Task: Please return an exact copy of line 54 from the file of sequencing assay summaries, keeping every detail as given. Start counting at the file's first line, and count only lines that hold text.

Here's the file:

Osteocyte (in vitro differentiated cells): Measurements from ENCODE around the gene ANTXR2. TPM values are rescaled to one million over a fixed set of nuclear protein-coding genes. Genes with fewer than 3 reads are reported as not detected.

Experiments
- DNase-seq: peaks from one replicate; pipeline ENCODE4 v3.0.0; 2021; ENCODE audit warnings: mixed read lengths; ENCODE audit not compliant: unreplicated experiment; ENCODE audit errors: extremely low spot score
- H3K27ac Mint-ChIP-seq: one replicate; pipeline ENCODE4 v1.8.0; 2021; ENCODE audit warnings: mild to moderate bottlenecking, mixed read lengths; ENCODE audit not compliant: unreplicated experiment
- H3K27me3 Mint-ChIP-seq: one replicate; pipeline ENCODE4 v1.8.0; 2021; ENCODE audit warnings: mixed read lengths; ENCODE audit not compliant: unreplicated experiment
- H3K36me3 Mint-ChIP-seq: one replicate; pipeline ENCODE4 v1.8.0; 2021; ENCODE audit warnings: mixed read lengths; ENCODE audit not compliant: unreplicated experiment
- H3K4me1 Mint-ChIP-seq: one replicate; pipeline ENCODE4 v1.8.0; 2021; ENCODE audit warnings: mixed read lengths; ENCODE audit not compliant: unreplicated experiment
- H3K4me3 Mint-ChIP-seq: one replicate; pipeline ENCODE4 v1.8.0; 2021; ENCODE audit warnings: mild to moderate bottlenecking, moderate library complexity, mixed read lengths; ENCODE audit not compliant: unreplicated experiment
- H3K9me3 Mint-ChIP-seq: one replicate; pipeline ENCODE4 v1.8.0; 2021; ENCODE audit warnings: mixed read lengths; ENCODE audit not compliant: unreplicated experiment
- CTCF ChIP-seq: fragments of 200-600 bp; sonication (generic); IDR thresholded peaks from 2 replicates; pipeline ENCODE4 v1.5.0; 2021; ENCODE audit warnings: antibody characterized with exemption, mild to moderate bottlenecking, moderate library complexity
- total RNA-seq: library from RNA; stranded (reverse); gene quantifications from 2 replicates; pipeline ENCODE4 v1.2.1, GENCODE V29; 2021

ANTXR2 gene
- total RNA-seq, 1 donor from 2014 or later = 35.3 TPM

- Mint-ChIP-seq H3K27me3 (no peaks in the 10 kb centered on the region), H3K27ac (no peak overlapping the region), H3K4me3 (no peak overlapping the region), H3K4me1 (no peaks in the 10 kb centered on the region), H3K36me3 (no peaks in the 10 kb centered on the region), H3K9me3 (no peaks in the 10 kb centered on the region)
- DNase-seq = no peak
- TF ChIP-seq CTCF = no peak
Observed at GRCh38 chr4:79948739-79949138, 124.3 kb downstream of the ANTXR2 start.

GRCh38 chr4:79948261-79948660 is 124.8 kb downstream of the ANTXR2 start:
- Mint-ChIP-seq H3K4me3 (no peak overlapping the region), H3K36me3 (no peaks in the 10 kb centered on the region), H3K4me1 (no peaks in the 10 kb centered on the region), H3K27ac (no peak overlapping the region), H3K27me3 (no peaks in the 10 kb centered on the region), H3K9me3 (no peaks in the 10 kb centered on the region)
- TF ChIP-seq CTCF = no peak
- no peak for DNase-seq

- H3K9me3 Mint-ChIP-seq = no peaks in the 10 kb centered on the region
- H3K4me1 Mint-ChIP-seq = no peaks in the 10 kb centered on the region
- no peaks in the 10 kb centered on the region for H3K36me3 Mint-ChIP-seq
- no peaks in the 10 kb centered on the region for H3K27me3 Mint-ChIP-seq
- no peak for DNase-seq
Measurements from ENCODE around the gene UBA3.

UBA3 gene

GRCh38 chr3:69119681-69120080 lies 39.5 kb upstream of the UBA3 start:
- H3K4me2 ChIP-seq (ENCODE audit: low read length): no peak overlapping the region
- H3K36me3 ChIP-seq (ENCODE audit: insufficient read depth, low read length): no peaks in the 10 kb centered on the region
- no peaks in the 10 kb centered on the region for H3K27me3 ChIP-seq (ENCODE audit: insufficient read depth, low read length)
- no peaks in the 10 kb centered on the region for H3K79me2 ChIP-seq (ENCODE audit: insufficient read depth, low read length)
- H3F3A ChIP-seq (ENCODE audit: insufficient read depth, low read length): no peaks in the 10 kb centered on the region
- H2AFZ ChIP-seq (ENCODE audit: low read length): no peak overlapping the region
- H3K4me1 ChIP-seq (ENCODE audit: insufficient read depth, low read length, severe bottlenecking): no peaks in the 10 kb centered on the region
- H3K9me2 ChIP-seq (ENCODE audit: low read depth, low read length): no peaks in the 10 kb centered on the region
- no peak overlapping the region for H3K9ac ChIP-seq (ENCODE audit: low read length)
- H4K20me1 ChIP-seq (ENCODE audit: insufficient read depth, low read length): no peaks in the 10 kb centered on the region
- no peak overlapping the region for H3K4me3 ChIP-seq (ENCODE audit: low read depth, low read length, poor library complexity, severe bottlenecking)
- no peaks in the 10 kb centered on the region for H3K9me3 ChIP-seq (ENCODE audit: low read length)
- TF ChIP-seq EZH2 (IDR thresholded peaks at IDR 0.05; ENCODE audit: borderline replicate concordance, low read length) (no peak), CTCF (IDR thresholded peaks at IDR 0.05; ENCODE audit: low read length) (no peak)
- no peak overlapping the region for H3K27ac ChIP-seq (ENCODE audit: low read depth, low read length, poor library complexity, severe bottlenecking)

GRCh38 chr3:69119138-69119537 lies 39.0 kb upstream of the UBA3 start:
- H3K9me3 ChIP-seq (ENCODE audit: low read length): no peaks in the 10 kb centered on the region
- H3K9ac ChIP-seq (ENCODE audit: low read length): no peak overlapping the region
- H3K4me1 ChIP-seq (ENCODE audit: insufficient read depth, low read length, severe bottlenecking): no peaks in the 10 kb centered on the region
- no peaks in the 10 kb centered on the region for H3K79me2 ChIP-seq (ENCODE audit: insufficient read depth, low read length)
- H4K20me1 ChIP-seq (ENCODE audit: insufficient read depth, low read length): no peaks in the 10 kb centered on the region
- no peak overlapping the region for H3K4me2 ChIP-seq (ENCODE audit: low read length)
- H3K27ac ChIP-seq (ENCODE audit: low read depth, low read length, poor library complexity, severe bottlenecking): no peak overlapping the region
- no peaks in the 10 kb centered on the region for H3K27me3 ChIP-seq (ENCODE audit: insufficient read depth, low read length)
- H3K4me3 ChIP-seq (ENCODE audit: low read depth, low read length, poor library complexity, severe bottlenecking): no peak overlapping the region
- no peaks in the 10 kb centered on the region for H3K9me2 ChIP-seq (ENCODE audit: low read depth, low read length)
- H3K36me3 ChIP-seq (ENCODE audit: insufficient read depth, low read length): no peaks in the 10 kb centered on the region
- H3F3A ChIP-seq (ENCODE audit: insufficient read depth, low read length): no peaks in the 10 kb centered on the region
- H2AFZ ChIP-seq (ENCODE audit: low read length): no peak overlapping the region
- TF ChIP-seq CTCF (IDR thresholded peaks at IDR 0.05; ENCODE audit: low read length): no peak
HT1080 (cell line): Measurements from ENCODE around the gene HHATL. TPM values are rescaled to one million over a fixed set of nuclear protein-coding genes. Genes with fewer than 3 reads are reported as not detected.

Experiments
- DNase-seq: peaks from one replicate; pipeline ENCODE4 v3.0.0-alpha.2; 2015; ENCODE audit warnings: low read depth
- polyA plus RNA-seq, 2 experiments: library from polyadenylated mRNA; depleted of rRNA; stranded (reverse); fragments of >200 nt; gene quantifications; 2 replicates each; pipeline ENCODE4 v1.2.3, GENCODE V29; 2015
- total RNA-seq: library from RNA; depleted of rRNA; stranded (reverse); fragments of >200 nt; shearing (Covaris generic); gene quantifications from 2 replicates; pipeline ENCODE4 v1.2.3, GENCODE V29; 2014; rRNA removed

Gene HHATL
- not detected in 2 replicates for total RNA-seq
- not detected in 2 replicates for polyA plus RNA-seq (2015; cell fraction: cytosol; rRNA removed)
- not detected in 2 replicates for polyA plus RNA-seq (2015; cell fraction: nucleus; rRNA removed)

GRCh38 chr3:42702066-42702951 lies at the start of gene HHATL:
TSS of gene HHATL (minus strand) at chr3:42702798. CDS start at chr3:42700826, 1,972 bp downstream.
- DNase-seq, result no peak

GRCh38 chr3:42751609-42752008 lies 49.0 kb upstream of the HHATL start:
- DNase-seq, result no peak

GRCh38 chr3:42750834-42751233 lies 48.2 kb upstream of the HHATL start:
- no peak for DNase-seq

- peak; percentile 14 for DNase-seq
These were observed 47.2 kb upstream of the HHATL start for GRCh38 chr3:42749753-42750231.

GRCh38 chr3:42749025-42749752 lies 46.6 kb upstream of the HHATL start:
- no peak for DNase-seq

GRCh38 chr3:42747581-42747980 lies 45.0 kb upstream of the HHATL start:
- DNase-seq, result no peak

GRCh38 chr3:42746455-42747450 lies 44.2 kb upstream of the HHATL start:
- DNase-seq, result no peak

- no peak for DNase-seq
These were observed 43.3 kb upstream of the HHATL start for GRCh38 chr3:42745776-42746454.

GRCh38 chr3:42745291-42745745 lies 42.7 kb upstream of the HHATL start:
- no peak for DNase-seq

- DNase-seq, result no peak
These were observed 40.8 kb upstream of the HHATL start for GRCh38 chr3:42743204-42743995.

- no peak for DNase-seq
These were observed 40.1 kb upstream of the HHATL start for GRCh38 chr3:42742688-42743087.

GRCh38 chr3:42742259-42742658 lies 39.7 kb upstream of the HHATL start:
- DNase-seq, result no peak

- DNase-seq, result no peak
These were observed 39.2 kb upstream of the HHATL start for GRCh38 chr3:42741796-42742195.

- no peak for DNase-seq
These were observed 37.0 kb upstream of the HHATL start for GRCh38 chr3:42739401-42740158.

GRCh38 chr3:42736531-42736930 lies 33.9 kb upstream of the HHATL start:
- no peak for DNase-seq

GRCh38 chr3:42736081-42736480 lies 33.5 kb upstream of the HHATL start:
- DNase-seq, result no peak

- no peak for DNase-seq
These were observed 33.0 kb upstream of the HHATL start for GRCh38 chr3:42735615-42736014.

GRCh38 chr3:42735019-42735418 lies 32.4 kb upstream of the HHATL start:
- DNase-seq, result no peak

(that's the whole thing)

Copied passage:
- no peaks in the 10 kb centered on the region for H3K9me2 ChIP-seq (ENCODE audit: low read depth, low read length)